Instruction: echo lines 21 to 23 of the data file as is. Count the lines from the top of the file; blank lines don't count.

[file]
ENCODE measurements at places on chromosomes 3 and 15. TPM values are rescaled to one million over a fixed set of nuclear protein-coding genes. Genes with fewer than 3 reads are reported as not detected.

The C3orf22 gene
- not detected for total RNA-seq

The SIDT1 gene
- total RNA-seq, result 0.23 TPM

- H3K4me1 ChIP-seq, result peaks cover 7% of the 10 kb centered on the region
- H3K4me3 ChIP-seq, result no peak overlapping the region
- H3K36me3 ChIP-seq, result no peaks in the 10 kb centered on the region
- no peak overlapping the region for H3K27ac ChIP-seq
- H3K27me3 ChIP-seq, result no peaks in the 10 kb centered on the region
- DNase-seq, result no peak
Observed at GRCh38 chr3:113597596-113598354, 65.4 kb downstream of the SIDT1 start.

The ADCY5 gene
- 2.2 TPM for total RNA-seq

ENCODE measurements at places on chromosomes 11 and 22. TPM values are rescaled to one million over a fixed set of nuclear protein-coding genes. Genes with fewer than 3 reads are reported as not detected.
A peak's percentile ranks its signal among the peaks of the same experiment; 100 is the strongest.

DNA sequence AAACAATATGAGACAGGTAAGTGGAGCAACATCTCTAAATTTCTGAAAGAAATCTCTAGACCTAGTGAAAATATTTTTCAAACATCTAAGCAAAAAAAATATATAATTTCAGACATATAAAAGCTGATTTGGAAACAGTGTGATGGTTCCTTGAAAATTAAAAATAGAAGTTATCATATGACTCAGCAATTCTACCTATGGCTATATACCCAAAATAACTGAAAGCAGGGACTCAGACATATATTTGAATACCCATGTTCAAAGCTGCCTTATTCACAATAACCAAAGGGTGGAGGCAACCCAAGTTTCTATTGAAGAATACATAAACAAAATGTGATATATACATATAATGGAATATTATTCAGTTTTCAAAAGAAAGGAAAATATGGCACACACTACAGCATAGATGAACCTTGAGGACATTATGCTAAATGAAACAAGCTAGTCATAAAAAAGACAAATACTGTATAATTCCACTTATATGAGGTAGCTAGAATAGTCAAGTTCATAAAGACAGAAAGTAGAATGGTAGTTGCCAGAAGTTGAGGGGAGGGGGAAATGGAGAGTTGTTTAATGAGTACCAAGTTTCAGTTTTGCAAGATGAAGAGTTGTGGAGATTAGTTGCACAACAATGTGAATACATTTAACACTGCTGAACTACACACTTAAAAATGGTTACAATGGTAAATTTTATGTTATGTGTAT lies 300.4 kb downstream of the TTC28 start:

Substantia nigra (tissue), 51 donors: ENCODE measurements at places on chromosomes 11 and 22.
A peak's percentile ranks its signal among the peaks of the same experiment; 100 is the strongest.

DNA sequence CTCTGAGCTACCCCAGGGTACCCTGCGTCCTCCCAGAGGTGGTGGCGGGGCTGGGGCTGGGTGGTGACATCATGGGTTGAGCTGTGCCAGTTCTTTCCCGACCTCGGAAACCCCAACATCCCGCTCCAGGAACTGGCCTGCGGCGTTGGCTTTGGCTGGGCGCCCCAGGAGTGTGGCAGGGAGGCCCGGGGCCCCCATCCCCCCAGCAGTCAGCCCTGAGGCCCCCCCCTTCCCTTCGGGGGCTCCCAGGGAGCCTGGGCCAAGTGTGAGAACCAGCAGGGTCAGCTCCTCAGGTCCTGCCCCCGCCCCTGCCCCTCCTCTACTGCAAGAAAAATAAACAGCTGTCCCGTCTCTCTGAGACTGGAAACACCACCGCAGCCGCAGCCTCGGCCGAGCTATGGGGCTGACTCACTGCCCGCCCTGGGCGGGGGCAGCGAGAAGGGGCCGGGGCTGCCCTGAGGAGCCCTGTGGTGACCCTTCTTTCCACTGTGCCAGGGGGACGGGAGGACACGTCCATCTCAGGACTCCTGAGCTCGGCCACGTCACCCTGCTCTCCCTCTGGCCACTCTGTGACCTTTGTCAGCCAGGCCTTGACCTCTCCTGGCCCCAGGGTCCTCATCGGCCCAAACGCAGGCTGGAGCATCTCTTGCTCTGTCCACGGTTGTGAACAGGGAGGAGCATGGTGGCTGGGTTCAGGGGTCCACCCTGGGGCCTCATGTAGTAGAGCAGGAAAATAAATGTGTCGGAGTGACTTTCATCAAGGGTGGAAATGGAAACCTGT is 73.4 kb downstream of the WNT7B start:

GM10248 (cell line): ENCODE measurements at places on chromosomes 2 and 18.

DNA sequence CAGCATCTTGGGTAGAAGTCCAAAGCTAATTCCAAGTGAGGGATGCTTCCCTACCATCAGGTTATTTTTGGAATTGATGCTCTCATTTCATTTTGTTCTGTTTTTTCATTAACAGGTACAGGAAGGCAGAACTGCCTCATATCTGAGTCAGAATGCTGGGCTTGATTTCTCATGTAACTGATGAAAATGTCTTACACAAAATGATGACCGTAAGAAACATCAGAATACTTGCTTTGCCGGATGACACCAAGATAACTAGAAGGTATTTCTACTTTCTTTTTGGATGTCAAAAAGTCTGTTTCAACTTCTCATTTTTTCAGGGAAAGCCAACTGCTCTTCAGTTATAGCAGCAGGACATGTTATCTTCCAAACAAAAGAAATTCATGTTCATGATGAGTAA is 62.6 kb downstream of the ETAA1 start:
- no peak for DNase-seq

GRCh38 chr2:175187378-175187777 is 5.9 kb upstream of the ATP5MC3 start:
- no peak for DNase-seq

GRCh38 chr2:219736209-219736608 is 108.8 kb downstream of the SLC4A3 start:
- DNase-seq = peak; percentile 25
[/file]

GM10248 (cell line): ENCODE measurements at places on chromosomes 2 and 18.

DNA sequence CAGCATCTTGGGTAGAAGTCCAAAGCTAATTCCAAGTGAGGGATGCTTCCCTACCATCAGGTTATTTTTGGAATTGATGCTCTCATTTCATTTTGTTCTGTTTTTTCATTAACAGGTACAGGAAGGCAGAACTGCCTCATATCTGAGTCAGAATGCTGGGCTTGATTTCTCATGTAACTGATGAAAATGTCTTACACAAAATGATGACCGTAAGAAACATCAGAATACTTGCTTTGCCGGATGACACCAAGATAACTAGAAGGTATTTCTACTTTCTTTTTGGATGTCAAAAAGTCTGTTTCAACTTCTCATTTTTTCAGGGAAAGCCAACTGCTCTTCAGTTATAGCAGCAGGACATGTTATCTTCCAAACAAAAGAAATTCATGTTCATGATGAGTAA is 62.6 kb downstream of the ETAA1 start:
- no peak for DNase-seq